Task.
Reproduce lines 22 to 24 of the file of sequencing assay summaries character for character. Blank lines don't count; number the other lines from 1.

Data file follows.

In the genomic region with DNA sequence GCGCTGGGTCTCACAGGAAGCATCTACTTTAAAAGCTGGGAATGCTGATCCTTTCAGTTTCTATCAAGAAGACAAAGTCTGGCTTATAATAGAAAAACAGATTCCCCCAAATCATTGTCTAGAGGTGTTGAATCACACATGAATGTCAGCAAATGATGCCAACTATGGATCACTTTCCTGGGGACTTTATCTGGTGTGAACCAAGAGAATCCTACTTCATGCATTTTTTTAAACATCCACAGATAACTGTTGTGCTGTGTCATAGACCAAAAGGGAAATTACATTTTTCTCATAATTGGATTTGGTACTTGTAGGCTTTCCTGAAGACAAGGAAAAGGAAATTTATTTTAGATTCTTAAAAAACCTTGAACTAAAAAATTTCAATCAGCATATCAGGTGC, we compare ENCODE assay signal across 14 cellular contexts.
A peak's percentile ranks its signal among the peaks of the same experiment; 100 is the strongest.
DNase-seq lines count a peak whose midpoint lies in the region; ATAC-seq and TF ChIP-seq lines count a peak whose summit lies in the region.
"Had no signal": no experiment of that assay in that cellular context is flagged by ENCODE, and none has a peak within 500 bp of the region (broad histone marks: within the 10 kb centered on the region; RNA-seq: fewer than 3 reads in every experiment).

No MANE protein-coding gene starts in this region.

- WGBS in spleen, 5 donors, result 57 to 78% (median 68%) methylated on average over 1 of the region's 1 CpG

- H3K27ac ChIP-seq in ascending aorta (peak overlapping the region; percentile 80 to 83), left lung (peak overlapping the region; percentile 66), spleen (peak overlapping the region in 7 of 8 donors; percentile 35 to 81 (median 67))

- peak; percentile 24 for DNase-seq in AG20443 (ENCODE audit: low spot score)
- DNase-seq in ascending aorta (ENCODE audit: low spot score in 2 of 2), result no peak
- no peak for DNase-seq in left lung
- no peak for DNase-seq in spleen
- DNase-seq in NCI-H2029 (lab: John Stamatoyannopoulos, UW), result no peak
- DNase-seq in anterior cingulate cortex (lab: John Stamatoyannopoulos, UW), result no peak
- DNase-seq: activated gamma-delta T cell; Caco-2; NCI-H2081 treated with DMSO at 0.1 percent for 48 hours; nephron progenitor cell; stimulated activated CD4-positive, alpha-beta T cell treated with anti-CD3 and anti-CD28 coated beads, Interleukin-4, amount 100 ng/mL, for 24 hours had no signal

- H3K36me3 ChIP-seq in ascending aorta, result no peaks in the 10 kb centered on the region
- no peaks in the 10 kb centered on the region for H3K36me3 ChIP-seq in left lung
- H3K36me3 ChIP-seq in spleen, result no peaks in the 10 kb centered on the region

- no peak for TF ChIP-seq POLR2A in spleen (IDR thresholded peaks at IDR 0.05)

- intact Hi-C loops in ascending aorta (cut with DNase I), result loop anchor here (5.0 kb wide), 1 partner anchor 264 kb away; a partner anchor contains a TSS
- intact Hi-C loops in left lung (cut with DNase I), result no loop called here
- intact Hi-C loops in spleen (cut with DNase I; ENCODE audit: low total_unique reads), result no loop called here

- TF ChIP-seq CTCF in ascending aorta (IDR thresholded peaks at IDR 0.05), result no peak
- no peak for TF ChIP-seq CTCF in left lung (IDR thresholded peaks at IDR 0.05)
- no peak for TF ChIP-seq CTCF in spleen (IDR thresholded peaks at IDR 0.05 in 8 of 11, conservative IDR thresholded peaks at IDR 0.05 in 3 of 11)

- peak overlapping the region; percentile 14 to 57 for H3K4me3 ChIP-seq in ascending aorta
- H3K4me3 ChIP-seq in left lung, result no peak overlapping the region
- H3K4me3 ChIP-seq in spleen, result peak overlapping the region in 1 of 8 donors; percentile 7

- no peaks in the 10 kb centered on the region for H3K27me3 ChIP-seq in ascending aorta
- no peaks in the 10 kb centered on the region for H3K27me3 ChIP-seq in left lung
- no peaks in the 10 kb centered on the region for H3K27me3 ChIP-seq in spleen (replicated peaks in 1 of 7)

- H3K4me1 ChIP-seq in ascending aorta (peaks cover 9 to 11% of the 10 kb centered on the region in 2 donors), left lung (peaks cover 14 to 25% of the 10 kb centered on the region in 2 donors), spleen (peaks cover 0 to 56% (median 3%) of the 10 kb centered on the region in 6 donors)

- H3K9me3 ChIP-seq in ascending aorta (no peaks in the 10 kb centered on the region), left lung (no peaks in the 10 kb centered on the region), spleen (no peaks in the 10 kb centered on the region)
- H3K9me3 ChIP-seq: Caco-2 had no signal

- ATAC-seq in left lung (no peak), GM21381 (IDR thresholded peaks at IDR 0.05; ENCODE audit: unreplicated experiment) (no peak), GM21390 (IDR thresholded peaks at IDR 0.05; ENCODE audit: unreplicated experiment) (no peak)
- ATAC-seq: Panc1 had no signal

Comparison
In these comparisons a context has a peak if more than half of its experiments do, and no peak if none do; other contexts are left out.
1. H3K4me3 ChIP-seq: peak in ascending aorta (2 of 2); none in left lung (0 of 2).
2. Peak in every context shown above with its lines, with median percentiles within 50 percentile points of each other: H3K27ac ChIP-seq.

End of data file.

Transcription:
- TF ChIP-seq CTCF in ascending aorta (IDR thresholded peaks at IDR 0.05), result no peak
- no peak for TF ChIP-seq CTCF in left lung (IDR thresholded peaks at IDR 0.05)
- no peak for TF ChIP-seq CTCF in spleen (IDR thresholded peaks at IDR 0.05 in 8 of 11, conservative IDR thresholded peaks at IDR 0.05 in 3 of 11)